3RPG – 4 RegRipper Plugins in 15 minutes

March 15, 2013 in 3RPG, Forensic Analysis, Software Releases

In this post I show how to quickly develop 4 plugins using 3RPG. Except for the documentation (this post) it took barely 10-15 minutes.

You can download plugins here.

01. Detecting presence of 7zip on the system

7Zip has a key in the following location


This is enough to build the script:


Note that the name of the script is automatically prefixed with an underscore (7zip -> _7zip) for names starting with digits (it’s because perl doesn’t ‘like’ it).

Also, when you paste the 7zip registry key, and change the focus 3RPG will automatically strip HKEY_LOCAL_MACHINE\SOFTWARE part:

01_7zip2Now click the code – 3RPG will automatically select it all for your convenience.


You can now copy this to any editor and save – use a name highlighted in red and with an extension .pl i.e. _7zip.pl.

Then run:

perl rip.pl -r SOFTWARE.copy0 -p _7zip

The result:


02 Listing persistent network mappings

All mapped drives are listed under the following key:


Again, we run through the same exercise as previously – this time we include ‘Yes, scan subkeys, depth=2’


Then run:

perl rip.pl -r NTUSER.DAT -p netmap

and the result is:


03. Listing all possible CLSID autostart entries

Amongst various less-known autostart mechanisms that I listed in my older post we can find adding or re-using entries of COM servers. Such technique can be used to introduce a man-in-the-middle code for a legitimate plugins, shell extensions, etc. .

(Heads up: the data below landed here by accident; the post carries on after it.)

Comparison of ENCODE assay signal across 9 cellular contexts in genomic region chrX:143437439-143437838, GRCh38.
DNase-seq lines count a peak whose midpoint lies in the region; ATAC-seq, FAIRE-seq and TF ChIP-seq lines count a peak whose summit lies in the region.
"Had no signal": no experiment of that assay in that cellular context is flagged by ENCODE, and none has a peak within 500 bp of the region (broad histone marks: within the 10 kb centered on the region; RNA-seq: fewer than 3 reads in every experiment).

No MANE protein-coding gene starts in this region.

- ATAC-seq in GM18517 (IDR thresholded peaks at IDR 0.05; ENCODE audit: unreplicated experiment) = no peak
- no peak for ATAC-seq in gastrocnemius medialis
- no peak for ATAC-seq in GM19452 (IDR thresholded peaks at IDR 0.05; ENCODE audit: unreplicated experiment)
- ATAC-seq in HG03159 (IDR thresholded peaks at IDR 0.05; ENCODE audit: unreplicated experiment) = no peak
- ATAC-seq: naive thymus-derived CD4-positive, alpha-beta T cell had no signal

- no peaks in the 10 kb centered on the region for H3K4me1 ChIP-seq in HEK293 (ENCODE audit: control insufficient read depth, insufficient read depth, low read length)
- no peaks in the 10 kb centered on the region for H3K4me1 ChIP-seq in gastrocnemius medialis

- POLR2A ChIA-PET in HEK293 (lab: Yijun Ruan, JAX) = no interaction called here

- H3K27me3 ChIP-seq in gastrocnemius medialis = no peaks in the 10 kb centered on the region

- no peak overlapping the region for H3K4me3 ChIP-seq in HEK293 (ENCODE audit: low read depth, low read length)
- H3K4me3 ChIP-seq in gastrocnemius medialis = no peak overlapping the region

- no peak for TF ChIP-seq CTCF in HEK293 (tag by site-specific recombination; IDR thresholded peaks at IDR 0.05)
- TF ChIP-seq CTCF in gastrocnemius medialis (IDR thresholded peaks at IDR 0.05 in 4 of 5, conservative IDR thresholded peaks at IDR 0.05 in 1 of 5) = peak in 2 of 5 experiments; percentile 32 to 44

The information about the COM servers is stored under the following key:


The names of DLLs, EXEs, etc. are usually listed under {Default} value, so the plugin below will list (going recursively through the whole node) all possible {Default} values listed under CLSID node.


We run it as:

perl rip.pl -r Software2 -p clsid

And the results are:


This is not a perfect solution as many {Default} values don’t include a file name, but we could either grep results by specific extension e.g. dll, or patch the script manually and add a better routine (e.g. only list values under InprocServer32 and LocalServer32)


Last, but not least – running this plugin often probably doesn’t make sense as it’s very slow, but it is a simple example that demonstrates how to search for {Default} values.

 04. Listing keys with binary data

This is just another simple example showing how REG_BINARY data is presented in the output of plugins generated with 3RGP.

For the example, I will look at the key

CurrentVersion\Print\Printers\Microsoft XPS Document Writer

associated with Microsoft XPS Document Writer and its value Default DevMode.

I don’t know what’s exactly inside this key, but since it contains a binary blob, it will serve the purpose here.


We run it as:

perl rip.pl -r Software2 -p xps

And the results are:


That’s it! Thanks for reading!

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3RPG – 4 RegRipper Plugins in 15 minutes


    1. H. Carvey says:


      Great examples, and great work.

      Just FYI…the sevenzip.pl plugin included in the distro is over 3 yrs old at this point…

      • adam says:

        Thanks, just wanted to show sth simple; I may post a few more examples for more real case-oriented plugins…

3RPG – 4 RegRipper Plugins in 15 minutes

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